I had a go using DJ's recommendations and found that some of my shots were horribly overexposed. Remembering to adjust the shutter speed will come with practice, I think. IQ was not perceptably better than using P. I did have my ISO maxed before, so that might explain some of the graininess issues I was having. I still have to see what effect the new settings will have in the high light intensity of the African sun, or how dawn and dusk shooting will change. I suppose it is just a matter of getting used to working with manual. I use the AF-S Nikkor 200-500mm I 5.6 ED lense with the switches set to M/A, Full and usually Normal mode, but sometimes change to Sport for when I'm trying to capture the VisMig at migration hotspots. Getting those dates spot on is another story.

Thanks again for your recommendations!
 

Ian Byrnes

Well-known member
I read many expert articles from bird photographers & watched many videos on the same. I have a D500, Sigma 150-600 Contemporary & use a Sigma 1.4 TC which stays on. The following article did it all for me & now I'm able to get some pretty good results from close up, to BIF & long distance shots. The only thing I tweak is exposure while I'm photographing.

If you go on to this site & search for D500 settings for bird photography.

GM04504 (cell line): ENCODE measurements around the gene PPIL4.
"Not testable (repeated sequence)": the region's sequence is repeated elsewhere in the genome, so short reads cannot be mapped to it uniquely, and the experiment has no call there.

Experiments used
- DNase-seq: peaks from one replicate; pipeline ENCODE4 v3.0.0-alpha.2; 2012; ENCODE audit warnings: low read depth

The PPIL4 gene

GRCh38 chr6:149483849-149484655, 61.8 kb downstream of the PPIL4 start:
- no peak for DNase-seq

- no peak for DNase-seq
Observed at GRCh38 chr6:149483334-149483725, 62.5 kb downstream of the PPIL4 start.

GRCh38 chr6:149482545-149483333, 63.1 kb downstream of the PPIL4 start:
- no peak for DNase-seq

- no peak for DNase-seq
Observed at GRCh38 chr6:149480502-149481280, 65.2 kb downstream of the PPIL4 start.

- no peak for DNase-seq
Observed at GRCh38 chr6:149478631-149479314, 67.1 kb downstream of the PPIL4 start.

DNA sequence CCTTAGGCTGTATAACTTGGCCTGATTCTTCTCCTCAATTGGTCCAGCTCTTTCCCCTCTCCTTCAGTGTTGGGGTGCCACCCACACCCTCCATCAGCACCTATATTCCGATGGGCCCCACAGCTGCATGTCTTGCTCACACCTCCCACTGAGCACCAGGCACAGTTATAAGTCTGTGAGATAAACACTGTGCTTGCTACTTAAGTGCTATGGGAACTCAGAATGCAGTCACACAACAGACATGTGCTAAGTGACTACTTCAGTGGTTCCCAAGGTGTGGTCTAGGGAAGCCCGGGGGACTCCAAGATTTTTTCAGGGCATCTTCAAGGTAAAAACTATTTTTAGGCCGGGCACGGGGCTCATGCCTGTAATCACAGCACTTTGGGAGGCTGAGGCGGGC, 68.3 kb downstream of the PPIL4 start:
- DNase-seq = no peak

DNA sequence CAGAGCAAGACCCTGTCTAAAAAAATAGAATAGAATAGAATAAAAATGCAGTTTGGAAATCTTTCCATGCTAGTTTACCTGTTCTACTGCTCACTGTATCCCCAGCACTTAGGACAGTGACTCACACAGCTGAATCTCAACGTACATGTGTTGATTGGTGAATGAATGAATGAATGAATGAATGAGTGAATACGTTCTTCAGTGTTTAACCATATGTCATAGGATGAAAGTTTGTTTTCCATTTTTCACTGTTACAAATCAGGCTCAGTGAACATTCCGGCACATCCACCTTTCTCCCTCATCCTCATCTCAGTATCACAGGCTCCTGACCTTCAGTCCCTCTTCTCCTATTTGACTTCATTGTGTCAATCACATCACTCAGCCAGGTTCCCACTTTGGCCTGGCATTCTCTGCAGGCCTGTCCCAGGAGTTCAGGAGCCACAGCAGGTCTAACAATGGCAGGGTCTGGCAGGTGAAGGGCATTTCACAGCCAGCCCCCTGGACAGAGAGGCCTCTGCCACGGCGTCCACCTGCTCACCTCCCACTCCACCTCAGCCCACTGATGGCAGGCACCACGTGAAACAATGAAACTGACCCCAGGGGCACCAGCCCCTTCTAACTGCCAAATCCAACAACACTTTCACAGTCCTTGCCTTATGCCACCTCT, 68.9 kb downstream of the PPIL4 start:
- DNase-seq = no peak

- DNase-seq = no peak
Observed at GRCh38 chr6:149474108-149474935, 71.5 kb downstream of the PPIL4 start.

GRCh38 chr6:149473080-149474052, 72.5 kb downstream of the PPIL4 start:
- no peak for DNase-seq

Andy Hurley

All nations have the right to govern themselves
Opus Editor
Supporter
Scotland
I read many expert articles from bird photographers & watched many videos on the same. I have a D500, Sigma 150-600 Contemporary & use a Sigma 1.4 TC which stays on. The following article did it all for me & now I'm able to get some pretty good results from close up, to BIF & long distance shots. The only thing I tweak is exposure while I'm photographing.

If you go on to this site & search for D500 settings for bird photography.
Thanks very much Ian. I've spent the morning so far setting my camera up "as per" and I've seen a reduction in some of the greyness fully zoomed in on the back of the camera already.

Do you set your F stop at the smallest number?

I didn't realise that single point was more desirable than small area focus for jumpy small birds. I would have thought that as DoF narrows with increased zoom, it wouldn't make that much of a difference. At longer distances it does sharpen the focus onto the target in what I've seen from the few birds I have photographed since setting up my camera this morning. (We have an abundance of House Sparrows on the roofs and bushes on our street.)